The following paragraph is from Wiki Wiki :  “Rabbits are small mammals in the family Leporidae of the order Lagomorpha, found in several parts of the world. There are eight different genera in the family classified as rabbits, including the European rabbit, cottontail rabbits, and the Amami rabbit. There are many other species of rabbit, and these, along with pikas and hares, make up the order Lagomorpha. The male is called a buck and the female is a doe; a young rabbit is a kitten or kit.”

I got curious about the long-eared jumpers when I lived on the California coast, next to a vacant bunny-populated lot… loved watching them chase each other and jump in the air. I read half of The Secret Life of Rabbits by R.M. Lockley in the mid-70s (before leaving it on a plane); collected rabbit tchotchkes for a while; and still receive occasional rabbit gifts, most recently some beautiful note cards.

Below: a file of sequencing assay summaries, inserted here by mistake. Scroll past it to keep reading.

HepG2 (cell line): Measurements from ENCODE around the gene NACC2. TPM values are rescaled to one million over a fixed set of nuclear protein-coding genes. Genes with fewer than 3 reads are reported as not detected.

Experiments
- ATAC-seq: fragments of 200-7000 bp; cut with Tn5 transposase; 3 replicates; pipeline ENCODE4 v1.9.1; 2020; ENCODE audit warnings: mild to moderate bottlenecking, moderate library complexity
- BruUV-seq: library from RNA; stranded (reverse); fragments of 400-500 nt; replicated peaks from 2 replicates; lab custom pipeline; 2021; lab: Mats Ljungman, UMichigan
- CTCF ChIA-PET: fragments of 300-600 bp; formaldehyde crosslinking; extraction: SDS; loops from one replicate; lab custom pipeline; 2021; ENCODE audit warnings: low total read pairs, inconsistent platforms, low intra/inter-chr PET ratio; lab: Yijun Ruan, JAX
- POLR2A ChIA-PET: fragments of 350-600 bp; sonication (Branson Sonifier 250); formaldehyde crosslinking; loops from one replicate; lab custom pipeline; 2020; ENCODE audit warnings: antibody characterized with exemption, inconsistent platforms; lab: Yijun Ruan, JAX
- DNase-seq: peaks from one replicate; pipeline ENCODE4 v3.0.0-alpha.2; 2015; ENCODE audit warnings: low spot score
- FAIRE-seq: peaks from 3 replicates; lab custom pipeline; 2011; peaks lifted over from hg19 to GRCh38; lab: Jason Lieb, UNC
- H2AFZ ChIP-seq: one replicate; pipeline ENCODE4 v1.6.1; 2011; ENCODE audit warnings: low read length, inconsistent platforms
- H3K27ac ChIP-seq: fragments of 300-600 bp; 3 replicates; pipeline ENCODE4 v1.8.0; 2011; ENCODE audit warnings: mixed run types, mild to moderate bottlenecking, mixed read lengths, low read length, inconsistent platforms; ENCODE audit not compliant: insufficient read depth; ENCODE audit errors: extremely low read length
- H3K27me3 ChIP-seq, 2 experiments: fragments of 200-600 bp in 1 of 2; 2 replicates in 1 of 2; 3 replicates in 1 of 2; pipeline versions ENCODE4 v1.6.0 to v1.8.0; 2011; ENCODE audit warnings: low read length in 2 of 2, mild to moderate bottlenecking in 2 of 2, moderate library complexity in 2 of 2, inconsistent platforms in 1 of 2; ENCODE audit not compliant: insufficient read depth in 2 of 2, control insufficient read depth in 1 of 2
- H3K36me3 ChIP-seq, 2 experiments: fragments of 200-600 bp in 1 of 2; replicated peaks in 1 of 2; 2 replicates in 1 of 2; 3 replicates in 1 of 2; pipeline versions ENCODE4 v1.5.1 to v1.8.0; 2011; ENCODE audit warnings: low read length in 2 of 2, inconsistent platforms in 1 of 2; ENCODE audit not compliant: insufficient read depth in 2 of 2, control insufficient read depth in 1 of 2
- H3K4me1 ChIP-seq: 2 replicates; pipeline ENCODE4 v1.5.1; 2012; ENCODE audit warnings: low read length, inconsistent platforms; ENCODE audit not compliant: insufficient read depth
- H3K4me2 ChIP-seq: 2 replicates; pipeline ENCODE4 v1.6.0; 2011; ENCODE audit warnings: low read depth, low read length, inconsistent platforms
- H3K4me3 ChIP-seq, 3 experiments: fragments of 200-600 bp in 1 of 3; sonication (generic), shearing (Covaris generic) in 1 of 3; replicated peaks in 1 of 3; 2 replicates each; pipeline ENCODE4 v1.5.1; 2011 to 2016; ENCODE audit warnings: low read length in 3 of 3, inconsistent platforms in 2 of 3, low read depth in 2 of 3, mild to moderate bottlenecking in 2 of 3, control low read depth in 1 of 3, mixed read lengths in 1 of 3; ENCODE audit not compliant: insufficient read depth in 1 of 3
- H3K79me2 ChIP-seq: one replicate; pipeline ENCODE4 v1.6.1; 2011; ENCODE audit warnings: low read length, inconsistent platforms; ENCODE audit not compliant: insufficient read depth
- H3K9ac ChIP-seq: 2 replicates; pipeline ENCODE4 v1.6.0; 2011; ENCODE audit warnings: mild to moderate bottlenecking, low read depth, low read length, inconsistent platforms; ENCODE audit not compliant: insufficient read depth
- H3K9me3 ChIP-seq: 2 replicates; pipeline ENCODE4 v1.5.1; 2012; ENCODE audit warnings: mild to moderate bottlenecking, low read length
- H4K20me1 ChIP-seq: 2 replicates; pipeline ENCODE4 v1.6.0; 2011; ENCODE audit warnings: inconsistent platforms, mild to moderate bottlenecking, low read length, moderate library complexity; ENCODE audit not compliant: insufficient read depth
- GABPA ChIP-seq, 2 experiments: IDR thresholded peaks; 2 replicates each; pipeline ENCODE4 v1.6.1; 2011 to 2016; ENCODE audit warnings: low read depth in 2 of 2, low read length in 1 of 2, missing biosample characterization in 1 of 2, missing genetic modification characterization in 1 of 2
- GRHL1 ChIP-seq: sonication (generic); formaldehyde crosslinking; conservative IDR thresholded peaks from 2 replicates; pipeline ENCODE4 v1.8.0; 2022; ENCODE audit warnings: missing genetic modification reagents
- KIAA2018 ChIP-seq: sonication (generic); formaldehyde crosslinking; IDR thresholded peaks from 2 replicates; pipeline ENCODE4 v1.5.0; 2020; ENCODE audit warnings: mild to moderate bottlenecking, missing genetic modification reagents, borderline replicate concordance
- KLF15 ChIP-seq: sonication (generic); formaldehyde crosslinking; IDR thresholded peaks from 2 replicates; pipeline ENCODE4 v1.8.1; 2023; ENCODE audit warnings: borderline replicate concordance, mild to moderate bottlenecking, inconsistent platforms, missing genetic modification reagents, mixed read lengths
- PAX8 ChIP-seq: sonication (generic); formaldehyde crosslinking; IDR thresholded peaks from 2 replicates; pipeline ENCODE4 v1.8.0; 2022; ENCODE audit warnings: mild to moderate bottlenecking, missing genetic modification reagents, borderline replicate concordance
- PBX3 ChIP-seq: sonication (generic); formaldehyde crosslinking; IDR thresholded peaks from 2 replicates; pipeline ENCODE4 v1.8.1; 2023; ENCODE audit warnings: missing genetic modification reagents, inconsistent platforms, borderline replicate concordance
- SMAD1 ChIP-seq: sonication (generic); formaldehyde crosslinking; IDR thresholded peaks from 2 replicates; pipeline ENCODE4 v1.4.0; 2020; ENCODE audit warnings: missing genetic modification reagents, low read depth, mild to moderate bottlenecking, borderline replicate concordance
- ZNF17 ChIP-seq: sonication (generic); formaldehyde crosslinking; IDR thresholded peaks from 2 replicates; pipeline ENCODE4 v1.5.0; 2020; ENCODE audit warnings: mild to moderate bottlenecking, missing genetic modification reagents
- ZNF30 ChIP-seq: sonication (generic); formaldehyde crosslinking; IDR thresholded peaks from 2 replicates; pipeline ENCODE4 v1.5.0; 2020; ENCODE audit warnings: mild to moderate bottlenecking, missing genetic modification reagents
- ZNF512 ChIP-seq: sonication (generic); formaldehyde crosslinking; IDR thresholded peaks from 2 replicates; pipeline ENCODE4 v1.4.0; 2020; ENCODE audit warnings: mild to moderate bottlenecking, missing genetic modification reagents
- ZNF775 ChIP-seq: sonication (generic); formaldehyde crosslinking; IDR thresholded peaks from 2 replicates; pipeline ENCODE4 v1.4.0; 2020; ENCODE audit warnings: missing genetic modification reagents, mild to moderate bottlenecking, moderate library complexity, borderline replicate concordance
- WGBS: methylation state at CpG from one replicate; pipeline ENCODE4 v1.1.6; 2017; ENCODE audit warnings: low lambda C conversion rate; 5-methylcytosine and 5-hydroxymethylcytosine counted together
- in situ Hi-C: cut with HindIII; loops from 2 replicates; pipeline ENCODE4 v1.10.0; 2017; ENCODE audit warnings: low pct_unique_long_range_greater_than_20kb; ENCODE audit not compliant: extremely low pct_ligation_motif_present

Some of my favorite rabbits are from children’s books – Beatrix Potter’s Peter Rabbit books, of course, and Dubose Heywood’s The Country Bunny and the Little Gold Shoes. But even adult lit has come up with good rabbit tales – Watership Down lingo Watership Down lingo has stayed with me for decades – silflay, hruduru… and I loved the characters’ names – Bigwig, Fiver, Efrafa, Cowslip…

Take a gander at more of these rabbits in literature

Do you have any rabbit stories?

What’s your favorite literary animal?

Make a List!

today’s post comes to us from tim.

  1. The weekend at my daughters school was pretty lame
  2. We got a late start my fault
  3. Got to dinner too late after unloading at airb2b
  4. Had to deal with oncoming illness
  5. Events were poorly planned out and yet ok
  6. Seeing daughter was great